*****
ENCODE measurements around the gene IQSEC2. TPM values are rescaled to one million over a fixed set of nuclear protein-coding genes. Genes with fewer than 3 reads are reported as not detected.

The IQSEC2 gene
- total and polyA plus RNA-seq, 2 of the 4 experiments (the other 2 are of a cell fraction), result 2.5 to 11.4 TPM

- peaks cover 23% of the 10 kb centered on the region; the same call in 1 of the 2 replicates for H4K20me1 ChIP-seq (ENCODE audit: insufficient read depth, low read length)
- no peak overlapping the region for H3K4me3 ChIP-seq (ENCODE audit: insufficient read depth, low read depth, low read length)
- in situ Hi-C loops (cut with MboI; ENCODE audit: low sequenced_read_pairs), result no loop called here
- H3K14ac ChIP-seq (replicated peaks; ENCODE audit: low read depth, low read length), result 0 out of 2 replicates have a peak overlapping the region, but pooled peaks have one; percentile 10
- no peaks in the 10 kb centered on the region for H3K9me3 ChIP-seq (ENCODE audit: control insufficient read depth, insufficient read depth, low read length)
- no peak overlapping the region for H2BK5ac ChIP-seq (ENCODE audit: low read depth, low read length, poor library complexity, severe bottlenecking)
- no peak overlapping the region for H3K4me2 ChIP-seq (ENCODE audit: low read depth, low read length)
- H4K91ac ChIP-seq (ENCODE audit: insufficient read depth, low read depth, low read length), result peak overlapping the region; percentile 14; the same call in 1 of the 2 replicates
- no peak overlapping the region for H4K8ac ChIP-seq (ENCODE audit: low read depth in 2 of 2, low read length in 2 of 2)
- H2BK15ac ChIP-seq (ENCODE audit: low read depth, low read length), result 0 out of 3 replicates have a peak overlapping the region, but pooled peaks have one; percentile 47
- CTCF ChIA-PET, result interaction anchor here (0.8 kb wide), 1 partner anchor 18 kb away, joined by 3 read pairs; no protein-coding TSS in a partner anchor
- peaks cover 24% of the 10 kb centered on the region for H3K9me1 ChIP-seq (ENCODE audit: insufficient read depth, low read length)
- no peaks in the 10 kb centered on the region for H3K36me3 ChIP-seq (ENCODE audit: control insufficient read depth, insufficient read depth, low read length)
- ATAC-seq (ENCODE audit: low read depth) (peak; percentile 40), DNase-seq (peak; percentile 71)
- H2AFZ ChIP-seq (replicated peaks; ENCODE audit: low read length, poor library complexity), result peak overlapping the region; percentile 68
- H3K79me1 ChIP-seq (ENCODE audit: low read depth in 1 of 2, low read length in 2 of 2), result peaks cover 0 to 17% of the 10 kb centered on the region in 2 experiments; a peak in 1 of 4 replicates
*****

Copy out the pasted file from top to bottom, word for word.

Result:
ENCODE measurements around the gene IQSEC2. TPM values are rescaled to one million over a fixed set of nuclear protein-coding genes. Genes with fewer than 3 reads are reported as not detected.

The IQSEC2 gene
- total and polyA plus RNA-seq, 2 of the 4 experiments (the other 2 are of a cell fraction), result 2.5 to 11.4 TPM

- peaks cover 23% of the 10 kb centered on the region; the same call in 1 of the 2 replicates for H4K20me1 ChIP-seq (ENCODE audit: insufficient read depth, low read length)
- no peak overlapping the region for H3K4me3 ChIP-seq (ENCODE audit: insufficient read depth, low read depth, low read length)
- in situ Hi-C loops (cut with MboI; ENCODE audit: low sequenced_read_pairs), result no loop called here
- H3K14ac ChIP-seq (replicated peaks; ENCODE audit: low read depth, low read length), result 0 out of 2 replicates have a peak overlapping the region, but pooled peaks have one; percentile 10
- no peaks in the 10 kb centered on the region for H3K9me3 ChIP-seq (ENCODE audit: control insufficient read depth, insufficient read depth, low read length)
- no peak overlapping the region for H2BK5ac ChIP-seq (ENCODE audit: low read depth, low read length, poor library complexity, severe bottlenecking)
- no peak overlapping the region for H3K4me2 ChIP-seq (ENCODE audit: low read depth, low read length)
- H4K91ac ChIP-seq (ENCODE audit: insufficient read depth, low read depth, low read length), result peak overlapping the region; percentile 14; the same call in 1 of the 2 replicates
- no peak overlapping the region for H4K8ac ChIP-seq (ENCODE audit: low read depth in 2 of 2, low read length in 2 of 2)
- H2BK15ac ChIP-seq (ENCODE audit: low read depth, low read length), result 0 out of 3 replicates have a peak overlapping the region, but pooled peaks have one; percentile 47
- CTCF ChIA-PET, result interaction anchor here (0.8 kb wide), 1 partner anchor 18 kb away, joined by 3 read pairs; no protein-coding TSS in a partner anchor
- peaks cover 24% of the 10 kb centered on the region for H3K9me1 ChIP-seq (ENCODE audit: insufficient read depth, low read length)
- no peaks in the 10 kb centered on the region for H3K36me3 ChIP-seq (ENCODE audit: control insufficient read depth, insufficient read depth, low read length)
- ATAC-seq (ENCODE audit: low read depth) (peak; percentile 40), DNase-seq (peak; percentile 71)
- H2AFZ ChIP-seq (replicated peaks; ENCODE audit: low read length, poor library complexity), result peak overlapping the region; percentile 68
- H3K79me1 ChIP-seq (ENCODE audit: low read depth in 1 of 2, low read length in 2 of 2), result peaks cover 0 to 17% of the 10 kb centered on the region in 2 experiments; a peak in 1 of 4 replicates